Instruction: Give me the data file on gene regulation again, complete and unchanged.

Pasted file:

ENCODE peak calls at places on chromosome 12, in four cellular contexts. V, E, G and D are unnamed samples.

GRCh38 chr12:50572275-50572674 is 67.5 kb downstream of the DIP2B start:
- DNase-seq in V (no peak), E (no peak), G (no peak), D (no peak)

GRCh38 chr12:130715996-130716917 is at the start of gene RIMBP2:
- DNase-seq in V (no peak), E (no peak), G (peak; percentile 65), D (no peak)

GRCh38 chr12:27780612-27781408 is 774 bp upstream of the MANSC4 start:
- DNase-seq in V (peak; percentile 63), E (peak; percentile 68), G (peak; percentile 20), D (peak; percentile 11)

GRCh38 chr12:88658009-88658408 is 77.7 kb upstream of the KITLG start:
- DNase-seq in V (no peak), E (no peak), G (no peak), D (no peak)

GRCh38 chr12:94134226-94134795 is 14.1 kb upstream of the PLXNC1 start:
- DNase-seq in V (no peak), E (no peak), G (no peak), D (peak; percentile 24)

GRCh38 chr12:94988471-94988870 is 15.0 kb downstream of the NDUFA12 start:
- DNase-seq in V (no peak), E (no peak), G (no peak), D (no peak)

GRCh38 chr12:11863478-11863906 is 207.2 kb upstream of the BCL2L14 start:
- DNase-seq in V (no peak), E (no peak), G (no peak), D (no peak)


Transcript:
ENCODE peak calls at places on chromosome 12, in four cellular contexts. V, E, G and D are unnamed samples.

GRCh38 chr12:50572275-50572674 is 67.5 kb downstream of the DIP2B start:
- DNase-seq in V (no peak), E (no peak), G (no peak), D (no peak)

GRCh38 chr12:130715996-130716917 is at the start of gene RIMBP2:
- DNase-seq in V (no peak), E (no peak), G (peak; percentile 65), D (no peak)

GRCh38 chr12:27780612-27781408 is 774 bp upstream of the MANSC4 start:
- DNase-seq in V (peak; percentile 63), E (peak; percentile 68), G (peak; percentile 20), D (peak; percentile 11)

GRCh38 chr12:88658009-88658408 is 77.7 kb upstream of the KITLG start:
- DNase-seq in V (no peak), E (no peak), G (no peak), D (no peak)

GRCh38 chr12:94134226-94134795 is 14.1 kb upstream of the PLXNC1 start:
- DNase-seq in V (no peak), E (no peak), G (no peak), D (peak; percentile 24)

GRCh38 chr12:94988471-94988870 is 15.0 kb downstream of the NDUFA12 start:
- DNase-seq in V (no peak), E (no peak), G (no peak), D (no peak)

GRCh38 chr12:11863478-11863906 is 207.2 kb upstream of the BCL2L14 start:
- DNase-seq in V (no peak), E (no peak), G (no peak), D (no peak)